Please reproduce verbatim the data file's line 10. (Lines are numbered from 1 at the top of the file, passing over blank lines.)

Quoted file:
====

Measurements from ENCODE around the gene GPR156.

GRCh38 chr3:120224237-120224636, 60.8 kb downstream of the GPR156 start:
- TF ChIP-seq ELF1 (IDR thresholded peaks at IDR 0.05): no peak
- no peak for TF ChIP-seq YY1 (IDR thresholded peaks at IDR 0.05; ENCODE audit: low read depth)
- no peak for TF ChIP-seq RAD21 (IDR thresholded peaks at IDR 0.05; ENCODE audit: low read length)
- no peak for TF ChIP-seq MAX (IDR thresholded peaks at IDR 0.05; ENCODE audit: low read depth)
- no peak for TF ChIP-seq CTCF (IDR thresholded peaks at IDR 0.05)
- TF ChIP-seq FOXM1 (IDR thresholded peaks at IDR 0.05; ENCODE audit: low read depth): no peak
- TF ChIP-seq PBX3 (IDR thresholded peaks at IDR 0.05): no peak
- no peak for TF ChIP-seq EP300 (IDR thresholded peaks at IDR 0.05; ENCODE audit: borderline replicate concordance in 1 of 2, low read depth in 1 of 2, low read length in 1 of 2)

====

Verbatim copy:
- no peak for TF ChIP-seq EP300 (IDR thresholded peaks at IDR 0.05; ENCODE audit: borderline replicate concordance in 1 of 2, low read depth in 1 of 2, low read length in 1 of 2)